I recently read the “Acts of Paul and Thecla” in The Lost Books of the Bible and the Forgotten Books of Eden.
I think it was in an introductory New Testament class that I first
heard the idea that the Pastoral Epistles in the New Testament (I-II
Timothy and Titus) were a response to the “Acts of Paul and Thecla.”
The idea makes sense, at first. In the “Acts of Paul and Thecla,”
the apostle Paul’s preaching persuades Thecla, a woman, to become a
Christian. Thecla embraces the Christian path of celibacy that Paul
preaches, so she refuses to marry Thamyris, the man to whom she is
betrothed. According to Paul in the “Acts of Paul and Thecla,” God
wants people to be celibate. Thecla’s decision is controversial and
places her life at risk. Thecla also teaches people the Christian
In the Pastoral Epistles, we see a different perspective. The
Pastoral Epistles are attributed to the apostle Paul, but many scholars
doubt that Paul was the one who wrote them; there are conservative
scholars, however, who think that he did. When I mention Paul in
discussing the Pastoral Epistles, I will mean Paul as he is depicted in
those epistles, whether he was the person who wrote them or not.
Whereas Paul in the “Acts of Paul and Thecla” is very pro-celibacy,
Paul in I Timothy believes that women should marry and have children (I
Timothy 2:15; 5:14). In I Timothy 4:3, Paul criticizes false teachers
who forbid people to marry. Whereas Thecla in the “Acts of Paul and
Thecla” teaches the Christian faith, Paul in I Timothy 2:12 forbids
women to teach. II Timothy 3:6 criticizes false teachers who “creep
into houses, and lead captive silly women laden with sins, led away with
divers lusts” (KJV). Some scholars think that sounds like what Paul
did in the “Acts of Paul and Thecla.”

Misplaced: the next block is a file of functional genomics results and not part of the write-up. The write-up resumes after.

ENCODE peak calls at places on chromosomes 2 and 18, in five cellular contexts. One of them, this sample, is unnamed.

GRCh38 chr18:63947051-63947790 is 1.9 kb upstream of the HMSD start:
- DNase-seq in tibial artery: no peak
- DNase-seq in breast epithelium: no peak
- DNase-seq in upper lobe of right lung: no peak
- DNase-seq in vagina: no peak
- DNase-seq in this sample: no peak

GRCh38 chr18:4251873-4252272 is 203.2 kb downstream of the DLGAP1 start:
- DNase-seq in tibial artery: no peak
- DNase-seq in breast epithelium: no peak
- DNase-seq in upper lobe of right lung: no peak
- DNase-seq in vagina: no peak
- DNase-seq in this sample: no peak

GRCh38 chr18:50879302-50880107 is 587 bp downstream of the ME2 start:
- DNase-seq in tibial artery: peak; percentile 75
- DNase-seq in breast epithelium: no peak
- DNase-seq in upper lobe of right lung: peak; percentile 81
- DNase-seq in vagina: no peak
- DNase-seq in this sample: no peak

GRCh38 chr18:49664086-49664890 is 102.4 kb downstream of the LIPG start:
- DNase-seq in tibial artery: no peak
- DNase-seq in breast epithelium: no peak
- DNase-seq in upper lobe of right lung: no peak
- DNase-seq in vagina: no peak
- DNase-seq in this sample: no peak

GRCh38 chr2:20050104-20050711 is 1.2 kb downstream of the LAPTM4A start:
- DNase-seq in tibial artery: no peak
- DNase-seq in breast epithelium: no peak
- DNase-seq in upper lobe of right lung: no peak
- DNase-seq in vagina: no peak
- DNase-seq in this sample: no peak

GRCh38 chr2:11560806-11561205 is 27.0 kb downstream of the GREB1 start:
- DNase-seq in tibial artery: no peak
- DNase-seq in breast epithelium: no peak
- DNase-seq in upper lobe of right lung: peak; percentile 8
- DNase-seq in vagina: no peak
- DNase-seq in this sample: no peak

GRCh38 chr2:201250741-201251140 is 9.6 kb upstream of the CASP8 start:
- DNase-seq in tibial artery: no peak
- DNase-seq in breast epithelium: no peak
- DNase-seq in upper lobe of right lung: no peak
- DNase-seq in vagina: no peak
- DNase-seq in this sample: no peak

In short, the “Acts of Paul and Thecla” depicts Thecla converting to
Christianity and rejecting society’s expectations that she become a wife
and mother. I Timothy, by contrast, maintains that Christian women
should marry and raise children rather than alienating society with
bizarre behavior. And II Timothy 3:6 seems to advocate that women stay
at home rather than leaving the household to follow a teacher.
In reading the “Acts of Paul and Thecla,” however, I developed doubts
that the Pastoral Epistles were a response to it. Rather, the “Acts of
Paul and Thecla” seemed to me to be using the Pastoral Epistles, or at
least II Timothy.
The “Acts of Paul and Thecla” mention Demas and Hermogenes as
companions of Paul, and they are depicted negatively. Where have we
seen those names? In II Timothy. In II Timothy 4:10, Paul says that
Demas forsook him because Demas loved the present world. Similarly,
Demas in the “Acts of Paul and Thecla” forsakes and betrays Paul when
Demas is bribed. II Timothy 1:15 mentions Hermogenes as a companion of
Paul. Moreover, II Timothy 1:16 says that Onesiphorus refreshed Paul,
and Onesiphorus was a supporter of Paul in the “Acts of Paul and
Thecla.” Vridar has a chart here that lists these and other parallels between the “Acts of Paul and Thecla” and II Timothy.
The “Acts of Paul and Thecla” also seemed to me to be interpreting II
Timothy in light of its pro-celibacy ideology. II Timothy 2:18 attacks
a heresy that says that the resurrection from the dead is past. In the
“Acts of Paul and Thecla” 3:4, Demas and Hermogenes want to teach
Thecla “that the resurrection which [Paul] speaks of is already come,
and consists in our having children” (translation in The Lost Books of the Bible and the Forgotten Books of Eden).
In the “Acts of Paul and Thecla,” Paul is teaching people to be
celibate and to live in light of the future resurrection from the dead,
but there is a heresy going around that the resurrection from the dead
occurs when women have children. According to this heresy, childbirth
is a sort of resurrection.
I did some research to see what scholarship has said about the
relationship between the Pastoral Epistles and the “Acts of Paul and
Thecla.” My impression is that, in the 1980’s, scholars like Dennis
MacDonald and others argued that I Timothy was a response to the “Acts
of Paul and Thecla.” Later, scholars were saying that these two works
are independent of each other but reflected different views on what the
roles of women should be in the Christian church. Richard Bauckham
argued that the author of the “Acts of Paul and Thecla” drew from II
Timothy. And, in the article “I Permit No Woman to Teach Except for
Thecla: The Curious Case of the Pastoral Epistles and the Acts of Paul Reconsidered” (Novum Testamentum
54 (2012): 176-203), Matthijs den Dulk argues that the author of the
“Acts of Paul and Thecla” rejected I Timothy and its ideas, while
drawing from II Timothy. Matthijs den Dulk even rejects the idea that
II Timothy 3:16 relates to what Paul did in the “Acts of Paul and
Thecla,” arguing that there are differences between the two.
See here, here, and here.
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